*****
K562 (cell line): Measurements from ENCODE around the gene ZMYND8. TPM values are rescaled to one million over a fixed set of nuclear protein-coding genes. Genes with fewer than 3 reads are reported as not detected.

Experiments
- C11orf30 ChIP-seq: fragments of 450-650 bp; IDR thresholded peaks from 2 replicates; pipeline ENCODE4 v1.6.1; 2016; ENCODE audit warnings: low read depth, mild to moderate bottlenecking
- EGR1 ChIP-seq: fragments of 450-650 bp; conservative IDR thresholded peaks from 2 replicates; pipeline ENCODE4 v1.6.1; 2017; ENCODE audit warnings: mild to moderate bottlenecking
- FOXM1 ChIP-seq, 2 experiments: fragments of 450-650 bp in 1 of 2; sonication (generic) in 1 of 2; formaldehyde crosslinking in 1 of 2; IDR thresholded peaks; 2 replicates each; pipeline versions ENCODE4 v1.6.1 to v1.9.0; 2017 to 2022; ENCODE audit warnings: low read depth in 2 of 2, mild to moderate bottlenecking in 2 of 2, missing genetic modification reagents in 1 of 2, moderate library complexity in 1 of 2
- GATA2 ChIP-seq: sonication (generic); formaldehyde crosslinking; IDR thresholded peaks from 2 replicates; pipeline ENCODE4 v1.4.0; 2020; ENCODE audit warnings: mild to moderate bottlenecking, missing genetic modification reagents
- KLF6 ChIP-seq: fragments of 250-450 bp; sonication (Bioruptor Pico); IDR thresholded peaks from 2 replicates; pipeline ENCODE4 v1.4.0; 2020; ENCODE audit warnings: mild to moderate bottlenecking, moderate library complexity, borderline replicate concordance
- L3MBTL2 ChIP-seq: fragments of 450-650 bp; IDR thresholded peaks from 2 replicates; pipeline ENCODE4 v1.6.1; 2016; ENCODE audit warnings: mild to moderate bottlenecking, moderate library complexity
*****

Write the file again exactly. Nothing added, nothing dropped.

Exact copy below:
K562 (cell line): Measurements from ENCODE around the gene ZMYND8. TPM values are rescaled to one million over a fixed set of nuclear protein-coding genes. Genes with fewer than 3 reads are reported as not detected.

Experiments
- C11orf30 ChIP-seq: fragments of 450-650 bp; IDR thresholded peaks from 2 replicates; pipeline ENCODE4 v1.6.1; 2016; ENCODE audit warnings: low read depth, mild to moderate bottlenecking
- EGR1 ChIP-seq: fragments of 450-650 bp; conservative IDR thresholded peaks from 2 replicates; pipeline ENCODE4 v1.6.1; 2017; ENCODE audit warnings: mild to moderate bottlenecking
- FOXM1 ChIP-seq, 2 experiments: fragments of 450-650 bp in 1 of 2; sonication (generic) in 1 of 2; formaldehyde crosslinking in 1 of 2; IDR thresholded peaks; 2 replicates each; pipeline versions ENCODE4 v1.6.1 to v1.9.0; 2017 to 2022; ENCODE audit warnings: low read depth in 2 of 2, mild to moderate bottlenecking in 2 of 2, missing genetic modification reagents in 1 of 2, moderate library complexity in 1 of 2
- GATA2 ChIP-seq: sonication (generic); formaldehyde crosslinking; IDR thresholded peaks from 2 replicates; pipeline ENCODE4 v1.4.0; 2020; ENCODE audit warnings: mild to moderate bottlenecking, missing genetic modification reagents
- KLF6 ChIP-seq: fragments of 250-450 bp; sonication (Bioruptor Pico); IDR thresholded peaks from 2 replicates; pipeline ENCODE4 v1.4.0; 2020; ENCODE audit warnings: mild to moderate bottlenecking, moderate library complexity, borderline replicate concordance
- L3MBTL2 ChIP-seq: fragments of 450-650 bp; IDR thresholded peaks from 2 replicates; pipeline ENCODE4 v1.6.1; 2016; ENCODE audit warnings: mild to moderate bottlenecking, moderate library complexity